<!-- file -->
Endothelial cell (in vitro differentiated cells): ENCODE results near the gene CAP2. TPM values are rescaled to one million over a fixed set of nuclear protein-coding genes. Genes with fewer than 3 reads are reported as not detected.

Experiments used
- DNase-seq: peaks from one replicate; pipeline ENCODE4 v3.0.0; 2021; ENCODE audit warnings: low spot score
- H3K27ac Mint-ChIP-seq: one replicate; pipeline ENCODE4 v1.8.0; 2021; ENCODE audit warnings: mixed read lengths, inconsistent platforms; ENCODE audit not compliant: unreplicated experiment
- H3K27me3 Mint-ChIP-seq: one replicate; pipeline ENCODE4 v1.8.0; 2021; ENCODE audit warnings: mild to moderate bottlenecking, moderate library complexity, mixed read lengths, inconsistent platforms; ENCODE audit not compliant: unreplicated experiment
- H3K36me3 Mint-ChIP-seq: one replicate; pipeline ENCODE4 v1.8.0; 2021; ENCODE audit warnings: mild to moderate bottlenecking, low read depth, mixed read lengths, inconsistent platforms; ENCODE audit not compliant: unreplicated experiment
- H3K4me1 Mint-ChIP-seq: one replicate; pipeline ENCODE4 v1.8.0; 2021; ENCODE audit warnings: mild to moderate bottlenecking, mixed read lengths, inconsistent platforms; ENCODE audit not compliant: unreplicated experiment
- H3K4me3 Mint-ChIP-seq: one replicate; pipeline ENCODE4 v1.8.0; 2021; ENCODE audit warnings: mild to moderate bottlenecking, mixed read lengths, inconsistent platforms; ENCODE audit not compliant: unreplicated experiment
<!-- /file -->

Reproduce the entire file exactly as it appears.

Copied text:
Endothelial cell (in vitro differentiated cells): ENCODE results near the gene CAP2. TPM values are rescaled to one million over a fixed set of nuclear protein-coding genes. Genes with fewer than 3 reads are reported as not detected.

Experiments used
- DNase-seq: peaks from one replicate; pipeline ENCODE4 v3.0.0; 2021; ENCODE audit warnings: low spot score
- H3K27ac Mint-ChIP-seq: one replicate; pipeline ENCODE4 v1.8.0; 2021; ENCODE audit warnings: mixed read lengths, inconsistent platforms; ENCODE audit not compliant: unreplicated experiment
- H3K27me3 Mint-ChIP-seq: one replicate; pipeline ENCODE4 v1.8.0; 2021; ENCODE audit warnings: mild to moderate bottlenecking, moderate library complexity, mixed read lengths, inconsistent platforms; ENCODE audit not compliant: unreplicated experiment
- H3K36me3 Mint-ChIP-seq: one replicate; pipeline ENCODE4 v1.8.0; 2021; ENCODE audit warnings: mild to moderate bottlenecking, low read depth, mixed read lengths, inconsistent platforms; ENCODE audit not compliant: unreplicated experiment
- H3K4me1 Mint-ChIP-seq: one replicate; pipeline ENCODE4 v1.8.0; 2021; ENCODE audit warnings: mild to moderate bottlenecking, mixed read lengths, inconsistent platforms; ENCODE audit not compliant: unreplicated experiment
- H3K4me3 Mint-ChIP-seq: one replicate; pipeline ENCODE4 v1.8.0; 2021; ENCODE audit warnings: mild to moderate bottlenecking, mixed read lengths, inconsistent platforms; ENCODE audit not compliant: unreplicated experiment